“Strabane businesses go beyond the call of duty” Gallagher’s vision for the region is matched only by his enthusiasm for what makes it unique. “Strabane still has a lot of retailers that have made their name, small businesses that are still representing Strabane in a healthy way.” According to Gallagher these businesses are run by the sort of people that “go beyond the call of duty.” Committed to the future success of Strabane, Gallagher looks at his role with a sense of humility and service, and it’s clear that the Chamber is in very safe hands. “I’m there to help get people what they need out of the town and their own business. If we can manage to represent to the needs and wants of the businesses then I will have had a successful two years.”

Cycle Sperrins

maps out new eco-tourism route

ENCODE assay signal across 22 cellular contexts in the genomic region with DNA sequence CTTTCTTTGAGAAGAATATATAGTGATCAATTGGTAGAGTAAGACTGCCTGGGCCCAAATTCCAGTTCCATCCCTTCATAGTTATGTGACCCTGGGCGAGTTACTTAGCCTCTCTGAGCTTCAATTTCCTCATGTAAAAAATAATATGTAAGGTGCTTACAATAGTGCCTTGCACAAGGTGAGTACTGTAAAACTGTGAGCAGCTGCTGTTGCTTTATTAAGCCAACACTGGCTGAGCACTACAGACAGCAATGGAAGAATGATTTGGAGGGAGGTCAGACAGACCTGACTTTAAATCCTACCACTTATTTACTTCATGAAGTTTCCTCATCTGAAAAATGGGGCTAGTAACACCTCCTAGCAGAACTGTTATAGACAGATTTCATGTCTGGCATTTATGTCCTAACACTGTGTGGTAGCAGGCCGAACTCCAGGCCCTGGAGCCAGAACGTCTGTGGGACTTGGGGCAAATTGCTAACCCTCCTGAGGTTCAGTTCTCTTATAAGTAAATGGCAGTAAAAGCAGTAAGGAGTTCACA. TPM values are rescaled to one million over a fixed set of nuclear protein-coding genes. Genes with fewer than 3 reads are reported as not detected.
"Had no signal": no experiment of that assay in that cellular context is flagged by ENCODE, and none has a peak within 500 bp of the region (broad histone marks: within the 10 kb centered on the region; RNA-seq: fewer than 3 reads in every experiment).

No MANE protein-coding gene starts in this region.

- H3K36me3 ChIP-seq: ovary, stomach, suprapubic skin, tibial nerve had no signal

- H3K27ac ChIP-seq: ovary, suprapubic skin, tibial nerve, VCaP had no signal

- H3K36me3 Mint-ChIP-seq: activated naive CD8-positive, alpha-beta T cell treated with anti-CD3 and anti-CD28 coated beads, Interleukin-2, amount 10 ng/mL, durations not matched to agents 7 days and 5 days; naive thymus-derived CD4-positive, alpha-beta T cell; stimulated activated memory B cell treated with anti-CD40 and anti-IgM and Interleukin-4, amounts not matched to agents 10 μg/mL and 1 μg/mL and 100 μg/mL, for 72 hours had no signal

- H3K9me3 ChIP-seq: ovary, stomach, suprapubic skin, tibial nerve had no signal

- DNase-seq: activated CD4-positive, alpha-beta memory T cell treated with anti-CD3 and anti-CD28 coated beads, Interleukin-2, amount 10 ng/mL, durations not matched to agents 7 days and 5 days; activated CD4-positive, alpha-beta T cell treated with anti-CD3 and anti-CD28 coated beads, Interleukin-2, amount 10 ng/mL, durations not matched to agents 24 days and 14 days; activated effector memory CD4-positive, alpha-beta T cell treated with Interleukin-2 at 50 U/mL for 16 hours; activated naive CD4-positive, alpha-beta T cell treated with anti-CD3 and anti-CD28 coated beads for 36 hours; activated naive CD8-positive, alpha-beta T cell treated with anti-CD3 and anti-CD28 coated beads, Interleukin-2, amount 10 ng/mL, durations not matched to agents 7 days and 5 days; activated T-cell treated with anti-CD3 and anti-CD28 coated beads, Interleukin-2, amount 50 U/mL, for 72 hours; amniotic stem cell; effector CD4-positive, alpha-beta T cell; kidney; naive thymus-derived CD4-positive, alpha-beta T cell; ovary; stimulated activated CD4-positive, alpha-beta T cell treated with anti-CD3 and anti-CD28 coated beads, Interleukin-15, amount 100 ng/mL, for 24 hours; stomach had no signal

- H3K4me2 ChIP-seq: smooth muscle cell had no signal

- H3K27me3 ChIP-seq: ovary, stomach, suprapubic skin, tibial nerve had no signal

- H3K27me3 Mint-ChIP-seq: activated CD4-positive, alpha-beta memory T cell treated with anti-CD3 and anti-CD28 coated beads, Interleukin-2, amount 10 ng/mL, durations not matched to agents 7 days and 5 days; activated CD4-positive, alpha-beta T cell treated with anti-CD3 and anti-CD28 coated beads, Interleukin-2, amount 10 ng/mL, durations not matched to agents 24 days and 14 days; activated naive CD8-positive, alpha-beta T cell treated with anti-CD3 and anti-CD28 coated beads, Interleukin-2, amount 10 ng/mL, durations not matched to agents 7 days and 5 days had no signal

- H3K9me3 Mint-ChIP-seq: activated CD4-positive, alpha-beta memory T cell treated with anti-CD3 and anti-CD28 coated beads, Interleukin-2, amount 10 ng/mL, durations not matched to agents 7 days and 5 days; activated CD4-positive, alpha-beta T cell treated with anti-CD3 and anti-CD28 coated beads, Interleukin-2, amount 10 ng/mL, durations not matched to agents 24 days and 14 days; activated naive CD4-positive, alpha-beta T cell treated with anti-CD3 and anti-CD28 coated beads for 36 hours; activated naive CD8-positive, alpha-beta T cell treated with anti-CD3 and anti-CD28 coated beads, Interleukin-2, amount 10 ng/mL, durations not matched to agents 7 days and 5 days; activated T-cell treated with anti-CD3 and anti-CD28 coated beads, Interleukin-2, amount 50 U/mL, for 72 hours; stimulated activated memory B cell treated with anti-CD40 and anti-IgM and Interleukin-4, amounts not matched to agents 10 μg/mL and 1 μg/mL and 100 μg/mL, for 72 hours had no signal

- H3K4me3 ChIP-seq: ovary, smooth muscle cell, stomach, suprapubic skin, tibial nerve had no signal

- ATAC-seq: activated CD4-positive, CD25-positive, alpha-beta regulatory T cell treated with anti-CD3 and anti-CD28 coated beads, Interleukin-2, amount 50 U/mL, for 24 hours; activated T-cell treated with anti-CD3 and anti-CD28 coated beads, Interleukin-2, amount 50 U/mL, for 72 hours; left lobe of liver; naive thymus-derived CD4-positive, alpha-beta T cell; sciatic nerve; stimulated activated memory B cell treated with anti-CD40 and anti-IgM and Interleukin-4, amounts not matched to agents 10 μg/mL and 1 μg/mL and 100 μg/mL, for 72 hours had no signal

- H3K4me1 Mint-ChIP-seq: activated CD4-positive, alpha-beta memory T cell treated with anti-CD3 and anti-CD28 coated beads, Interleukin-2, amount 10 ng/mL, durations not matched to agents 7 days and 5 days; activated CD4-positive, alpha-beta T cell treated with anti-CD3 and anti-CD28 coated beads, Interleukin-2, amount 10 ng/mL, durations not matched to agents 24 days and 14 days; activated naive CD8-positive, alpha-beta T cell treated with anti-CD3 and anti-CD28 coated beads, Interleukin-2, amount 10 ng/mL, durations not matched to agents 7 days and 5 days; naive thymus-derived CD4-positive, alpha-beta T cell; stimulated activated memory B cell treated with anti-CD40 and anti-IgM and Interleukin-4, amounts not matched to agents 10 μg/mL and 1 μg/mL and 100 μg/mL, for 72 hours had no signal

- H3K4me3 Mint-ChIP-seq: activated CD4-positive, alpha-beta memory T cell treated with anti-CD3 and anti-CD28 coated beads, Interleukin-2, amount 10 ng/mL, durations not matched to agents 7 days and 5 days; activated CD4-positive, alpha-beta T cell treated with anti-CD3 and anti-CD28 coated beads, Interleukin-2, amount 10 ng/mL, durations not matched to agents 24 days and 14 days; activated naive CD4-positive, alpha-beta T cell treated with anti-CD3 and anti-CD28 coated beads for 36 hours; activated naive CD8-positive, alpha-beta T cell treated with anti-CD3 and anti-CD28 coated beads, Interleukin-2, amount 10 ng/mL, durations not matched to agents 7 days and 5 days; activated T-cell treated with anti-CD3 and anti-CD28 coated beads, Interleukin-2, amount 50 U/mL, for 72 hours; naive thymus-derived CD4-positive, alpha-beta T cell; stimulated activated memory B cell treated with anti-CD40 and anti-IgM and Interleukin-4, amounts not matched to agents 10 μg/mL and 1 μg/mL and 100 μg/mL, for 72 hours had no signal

Derry-based adventure recreation company is gearing up for an influx of visitors after launching a new self-guided cycling tour taking in scenic routes around the Faughan Valley and Sperrins. Far and Wild, a social enterprise company specialising in remote outdoor activities, has launched Cycle Sperrins in time for a seasonal surge in tourists to Derry’s rural hinterland. Derry City Council’s promotion of the ‘Discover Faughan Valley’ project through Invest NI and the European Regional Development Fund is supporting Far and Wild and 52 other rural tourism businesses. Lawrence McBride, Director of Far and Wild, said: “As a company developing a range of eco-tourism services in the North West, I am delighted that Far and Wild has launched a new self-guided cycle hire and tour in the Sperrins. “Cycle Sperrins is our first foray into self-guided trips. However the customer will have plenty of support, including a dedicated map comprising route information and a selection of the best places to stay, eat and visit on their three to four day cycle tour.” The tour will take in spectacular landscapes and terrain across Counties Derry, Tyrone and Donegal, starting from Eglinton to Gortin; Gortin to Draperstown; Draperstown to Downhill; and Downhill to Greencastle via the Magilligan ferry crossing.